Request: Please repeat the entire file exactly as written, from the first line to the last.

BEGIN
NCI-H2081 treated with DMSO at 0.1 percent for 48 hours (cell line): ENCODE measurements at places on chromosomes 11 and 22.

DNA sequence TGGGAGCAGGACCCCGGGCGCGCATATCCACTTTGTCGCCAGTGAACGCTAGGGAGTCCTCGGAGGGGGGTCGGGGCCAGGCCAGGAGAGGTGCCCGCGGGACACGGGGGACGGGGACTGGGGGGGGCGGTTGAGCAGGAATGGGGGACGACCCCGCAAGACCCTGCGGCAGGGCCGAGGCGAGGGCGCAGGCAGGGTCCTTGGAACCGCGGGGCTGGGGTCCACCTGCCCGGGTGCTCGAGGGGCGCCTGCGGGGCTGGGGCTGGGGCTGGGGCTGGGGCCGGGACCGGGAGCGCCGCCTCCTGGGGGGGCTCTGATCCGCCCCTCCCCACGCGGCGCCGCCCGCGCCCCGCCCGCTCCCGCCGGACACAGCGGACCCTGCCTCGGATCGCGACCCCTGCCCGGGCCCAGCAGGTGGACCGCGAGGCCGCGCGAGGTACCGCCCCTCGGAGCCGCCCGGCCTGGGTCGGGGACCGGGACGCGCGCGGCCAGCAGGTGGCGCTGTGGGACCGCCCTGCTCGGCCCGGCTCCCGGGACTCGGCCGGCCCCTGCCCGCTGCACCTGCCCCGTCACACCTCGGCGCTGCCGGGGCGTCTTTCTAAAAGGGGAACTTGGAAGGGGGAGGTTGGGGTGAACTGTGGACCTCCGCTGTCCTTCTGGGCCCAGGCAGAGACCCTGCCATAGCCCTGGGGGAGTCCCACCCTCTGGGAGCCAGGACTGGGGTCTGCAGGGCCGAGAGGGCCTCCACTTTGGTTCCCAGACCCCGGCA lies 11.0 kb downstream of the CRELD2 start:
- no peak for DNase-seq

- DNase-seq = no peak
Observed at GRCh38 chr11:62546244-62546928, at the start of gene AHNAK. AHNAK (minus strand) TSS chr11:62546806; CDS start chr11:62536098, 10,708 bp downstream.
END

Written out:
NCI-H2081 treated with DMSO at 0.1 percent for 48 hours (cell line): ENCODE measurements at places on chromosomes 11 and 22.

DNA sequence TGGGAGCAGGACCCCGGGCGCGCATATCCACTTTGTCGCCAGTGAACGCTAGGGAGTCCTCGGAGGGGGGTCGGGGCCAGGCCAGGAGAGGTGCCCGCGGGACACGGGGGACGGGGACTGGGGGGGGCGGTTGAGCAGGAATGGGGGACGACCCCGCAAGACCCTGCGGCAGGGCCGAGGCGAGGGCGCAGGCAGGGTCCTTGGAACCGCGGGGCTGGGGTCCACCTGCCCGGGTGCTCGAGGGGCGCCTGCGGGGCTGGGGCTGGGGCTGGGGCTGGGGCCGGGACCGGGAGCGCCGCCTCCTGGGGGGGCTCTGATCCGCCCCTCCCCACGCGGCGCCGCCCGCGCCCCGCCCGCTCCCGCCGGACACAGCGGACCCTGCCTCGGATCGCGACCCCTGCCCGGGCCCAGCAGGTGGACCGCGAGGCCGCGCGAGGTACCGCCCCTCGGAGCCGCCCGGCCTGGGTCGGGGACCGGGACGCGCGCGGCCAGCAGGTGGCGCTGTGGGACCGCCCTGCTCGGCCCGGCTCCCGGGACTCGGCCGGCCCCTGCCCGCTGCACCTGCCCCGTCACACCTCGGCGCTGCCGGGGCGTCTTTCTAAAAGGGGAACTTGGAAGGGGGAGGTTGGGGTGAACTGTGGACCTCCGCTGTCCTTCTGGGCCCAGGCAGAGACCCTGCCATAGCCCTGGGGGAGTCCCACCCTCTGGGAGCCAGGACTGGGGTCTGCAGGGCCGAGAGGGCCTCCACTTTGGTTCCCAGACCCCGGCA lies 11.0 kb downstream of the CRELD2 start:
- no peak for DNase-seq

- DNase-seq = no peak
Observed at GRCh38 chr11:62546244-62546928, at the start of gene AHNAK. AHNAK (minus strand) TSS chr11:62546806; CDS start chr11:62536098, 10,708 bp downstream.